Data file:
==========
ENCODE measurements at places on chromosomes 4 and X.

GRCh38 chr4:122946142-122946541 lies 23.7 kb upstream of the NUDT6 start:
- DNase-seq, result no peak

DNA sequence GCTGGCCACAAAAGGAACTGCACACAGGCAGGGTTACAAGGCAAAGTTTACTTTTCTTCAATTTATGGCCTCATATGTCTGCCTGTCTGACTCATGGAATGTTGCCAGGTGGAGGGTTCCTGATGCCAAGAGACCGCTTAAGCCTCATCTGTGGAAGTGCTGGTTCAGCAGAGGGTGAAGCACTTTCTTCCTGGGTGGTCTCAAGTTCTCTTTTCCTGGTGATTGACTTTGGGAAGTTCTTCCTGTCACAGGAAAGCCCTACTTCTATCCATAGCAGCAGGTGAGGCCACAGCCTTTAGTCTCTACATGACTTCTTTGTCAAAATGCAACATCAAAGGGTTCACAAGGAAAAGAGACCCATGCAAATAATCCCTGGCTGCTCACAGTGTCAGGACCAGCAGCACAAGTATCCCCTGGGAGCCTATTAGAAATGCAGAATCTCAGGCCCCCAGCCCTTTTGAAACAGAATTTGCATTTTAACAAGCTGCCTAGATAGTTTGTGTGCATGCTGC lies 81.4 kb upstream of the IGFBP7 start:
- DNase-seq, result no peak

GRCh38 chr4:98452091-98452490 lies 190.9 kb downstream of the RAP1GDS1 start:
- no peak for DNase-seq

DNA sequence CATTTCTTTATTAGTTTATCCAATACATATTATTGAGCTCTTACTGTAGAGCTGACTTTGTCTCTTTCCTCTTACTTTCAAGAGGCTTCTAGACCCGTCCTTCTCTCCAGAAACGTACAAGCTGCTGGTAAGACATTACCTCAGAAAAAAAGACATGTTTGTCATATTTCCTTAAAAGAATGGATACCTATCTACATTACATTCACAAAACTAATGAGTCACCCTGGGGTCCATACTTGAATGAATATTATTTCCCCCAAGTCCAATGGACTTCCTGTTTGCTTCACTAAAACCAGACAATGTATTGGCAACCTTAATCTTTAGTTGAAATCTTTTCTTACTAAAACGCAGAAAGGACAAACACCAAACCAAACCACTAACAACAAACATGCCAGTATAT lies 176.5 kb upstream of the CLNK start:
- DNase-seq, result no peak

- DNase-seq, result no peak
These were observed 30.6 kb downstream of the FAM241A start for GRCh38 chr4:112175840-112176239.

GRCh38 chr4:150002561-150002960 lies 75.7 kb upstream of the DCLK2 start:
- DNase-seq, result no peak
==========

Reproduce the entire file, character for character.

ENCODE measurements at places on chromosomes 4 and X.

GRCh38 chr4:122946142-122946541 lies 23.7 kb upstream of the NUDT6 start:
- DNase-seq, result no peak

DNA sequence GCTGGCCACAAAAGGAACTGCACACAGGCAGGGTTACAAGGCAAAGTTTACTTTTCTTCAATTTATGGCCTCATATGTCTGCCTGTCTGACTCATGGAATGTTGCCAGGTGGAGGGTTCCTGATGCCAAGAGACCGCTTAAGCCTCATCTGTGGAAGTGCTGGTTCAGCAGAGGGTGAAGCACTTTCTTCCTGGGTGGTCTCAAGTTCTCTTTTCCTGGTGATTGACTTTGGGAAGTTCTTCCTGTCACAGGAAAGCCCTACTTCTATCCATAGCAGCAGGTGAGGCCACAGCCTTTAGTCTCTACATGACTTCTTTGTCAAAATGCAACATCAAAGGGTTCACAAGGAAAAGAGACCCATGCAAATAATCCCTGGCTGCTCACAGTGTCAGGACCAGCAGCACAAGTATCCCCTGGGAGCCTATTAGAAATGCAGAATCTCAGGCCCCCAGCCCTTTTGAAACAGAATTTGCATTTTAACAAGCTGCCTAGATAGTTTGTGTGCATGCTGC lies 81.4 kb upstream of the IGFBP7 start:
- DNase-seq, result no peak

GRCh38 chr4:98452091-98452490 lies 190.9 kb downstream of the RAP1GDS1 start:
- no peak for DNase-seq

DNA sequence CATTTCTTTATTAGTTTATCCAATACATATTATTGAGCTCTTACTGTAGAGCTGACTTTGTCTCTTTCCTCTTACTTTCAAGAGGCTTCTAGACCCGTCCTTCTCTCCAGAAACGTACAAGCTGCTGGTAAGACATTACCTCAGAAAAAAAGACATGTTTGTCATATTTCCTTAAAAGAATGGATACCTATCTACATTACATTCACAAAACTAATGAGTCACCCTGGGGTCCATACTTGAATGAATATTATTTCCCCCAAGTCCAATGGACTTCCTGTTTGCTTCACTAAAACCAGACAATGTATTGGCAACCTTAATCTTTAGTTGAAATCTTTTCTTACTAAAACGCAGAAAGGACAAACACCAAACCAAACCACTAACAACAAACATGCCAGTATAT lies 176.5 kb upstream of the CLNK start:
- DNase-seq, result no peak

- DNase-seq, result no peak
These were observed 30.6 kb downstream of the FAM241A start for GRCh38 chr4:112175840-112176239.

GRCh38 chr4:150002561-150002960 lies 75.7 kb upstream of the DCLK2 start:
- DNase-seq, result no peak